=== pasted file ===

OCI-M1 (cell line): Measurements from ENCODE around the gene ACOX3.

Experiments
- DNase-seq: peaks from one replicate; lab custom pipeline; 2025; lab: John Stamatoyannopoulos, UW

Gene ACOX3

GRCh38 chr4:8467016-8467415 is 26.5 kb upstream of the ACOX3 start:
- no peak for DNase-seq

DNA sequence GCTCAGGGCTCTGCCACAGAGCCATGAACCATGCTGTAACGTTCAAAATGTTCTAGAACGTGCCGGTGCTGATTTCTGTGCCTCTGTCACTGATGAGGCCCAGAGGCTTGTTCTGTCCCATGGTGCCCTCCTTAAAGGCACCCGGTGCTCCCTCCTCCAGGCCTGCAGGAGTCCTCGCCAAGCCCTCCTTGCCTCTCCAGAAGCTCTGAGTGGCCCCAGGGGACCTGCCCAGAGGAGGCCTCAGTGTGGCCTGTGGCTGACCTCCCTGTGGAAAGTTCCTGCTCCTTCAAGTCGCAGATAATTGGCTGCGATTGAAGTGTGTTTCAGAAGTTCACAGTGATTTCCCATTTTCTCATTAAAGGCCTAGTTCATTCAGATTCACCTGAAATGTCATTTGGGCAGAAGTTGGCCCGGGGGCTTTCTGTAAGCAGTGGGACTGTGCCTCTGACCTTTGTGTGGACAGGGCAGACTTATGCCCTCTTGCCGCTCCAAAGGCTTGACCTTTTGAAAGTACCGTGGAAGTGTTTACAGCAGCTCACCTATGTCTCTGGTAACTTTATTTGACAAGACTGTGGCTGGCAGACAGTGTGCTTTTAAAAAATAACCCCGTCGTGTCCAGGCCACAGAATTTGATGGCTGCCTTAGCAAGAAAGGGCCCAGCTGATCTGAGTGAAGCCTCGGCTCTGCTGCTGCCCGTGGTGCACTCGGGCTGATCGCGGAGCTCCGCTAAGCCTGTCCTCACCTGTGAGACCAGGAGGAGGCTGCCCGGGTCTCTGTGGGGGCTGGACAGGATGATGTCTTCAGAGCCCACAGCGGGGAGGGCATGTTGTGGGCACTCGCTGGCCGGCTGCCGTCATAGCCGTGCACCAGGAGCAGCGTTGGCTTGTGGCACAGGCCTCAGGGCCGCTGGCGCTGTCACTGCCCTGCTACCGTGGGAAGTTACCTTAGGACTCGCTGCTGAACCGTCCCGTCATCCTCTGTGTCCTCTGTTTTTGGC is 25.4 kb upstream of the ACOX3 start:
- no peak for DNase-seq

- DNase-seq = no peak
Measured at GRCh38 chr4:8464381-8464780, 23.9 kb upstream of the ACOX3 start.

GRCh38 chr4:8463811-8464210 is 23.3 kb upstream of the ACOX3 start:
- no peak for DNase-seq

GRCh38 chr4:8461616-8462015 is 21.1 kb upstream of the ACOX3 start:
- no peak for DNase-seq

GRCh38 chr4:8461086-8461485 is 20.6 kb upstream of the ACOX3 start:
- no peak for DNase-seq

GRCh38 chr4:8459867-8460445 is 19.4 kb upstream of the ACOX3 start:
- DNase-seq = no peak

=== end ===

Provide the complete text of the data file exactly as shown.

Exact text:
OCI-M1 (cell line): Measurements from ENCODE around the gene ACOX3.

Experiments
- DNase-seq: peaks from one replicate; lab custom pipeline; 2025; lab: John Stamatoyannopoulos, UW

Gene ACOX3

GRCh38 chr4:8467016-8467415 is 26.5 kb upstream of the ACOX3 start:
- no peak for DNase-seq

DNA sequence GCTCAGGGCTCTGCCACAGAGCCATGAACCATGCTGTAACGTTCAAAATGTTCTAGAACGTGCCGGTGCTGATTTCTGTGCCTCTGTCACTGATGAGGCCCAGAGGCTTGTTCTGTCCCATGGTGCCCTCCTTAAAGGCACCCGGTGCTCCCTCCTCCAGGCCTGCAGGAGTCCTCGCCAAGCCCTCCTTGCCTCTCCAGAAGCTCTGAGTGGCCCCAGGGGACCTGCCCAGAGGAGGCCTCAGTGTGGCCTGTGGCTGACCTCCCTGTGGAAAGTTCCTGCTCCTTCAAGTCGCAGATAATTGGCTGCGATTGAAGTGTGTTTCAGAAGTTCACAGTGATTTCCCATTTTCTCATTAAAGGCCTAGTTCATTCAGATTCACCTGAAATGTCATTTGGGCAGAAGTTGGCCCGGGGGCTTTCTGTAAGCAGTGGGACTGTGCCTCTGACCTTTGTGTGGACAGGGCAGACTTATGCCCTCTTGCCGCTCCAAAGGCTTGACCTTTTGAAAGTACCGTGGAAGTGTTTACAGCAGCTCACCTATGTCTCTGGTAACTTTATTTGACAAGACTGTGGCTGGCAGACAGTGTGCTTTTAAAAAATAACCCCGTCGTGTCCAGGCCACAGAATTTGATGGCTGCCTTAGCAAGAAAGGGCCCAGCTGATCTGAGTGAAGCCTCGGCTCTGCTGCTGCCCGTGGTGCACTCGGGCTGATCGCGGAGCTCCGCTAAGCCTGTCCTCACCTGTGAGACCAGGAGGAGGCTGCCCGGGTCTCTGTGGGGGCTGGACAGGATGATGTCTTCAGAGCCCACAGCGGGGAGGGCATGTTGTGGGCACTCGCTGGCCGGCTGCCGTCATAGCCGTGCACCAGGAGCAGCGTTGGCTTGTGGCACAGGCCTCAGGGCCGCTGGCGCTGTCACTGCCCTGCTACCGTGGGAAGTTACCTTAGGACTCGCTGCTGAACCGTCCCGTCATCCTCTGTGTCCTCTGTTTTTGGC is 25.4 kb upstream of the ACOX3 start:
- no peak for DNase-seq

- DNase-seq = no peak
Measured at GRCh38 chr4:8464381-8464780, 23.9 kb upstream of the ACOX3 start.

GRCh38 chr4:8463811-8464210 is 23.3 kb upstream of the ACOX3 start:
- no peak for DNase-seq

GRCh38 chr4:8461616-8462015 is 21.1 kb upstream of the ACOX3 start:
- no peak for DNase-seq

GRCh38 chr4:8461086-8461485 is 20.6 kb upstream of the ACOX3 start:
- no peak for DNase-seq

GRCh38 chr4:8459867-8460445 is 19.4 kb upstream of the ACOX3 start:
- DNase-seq = no peak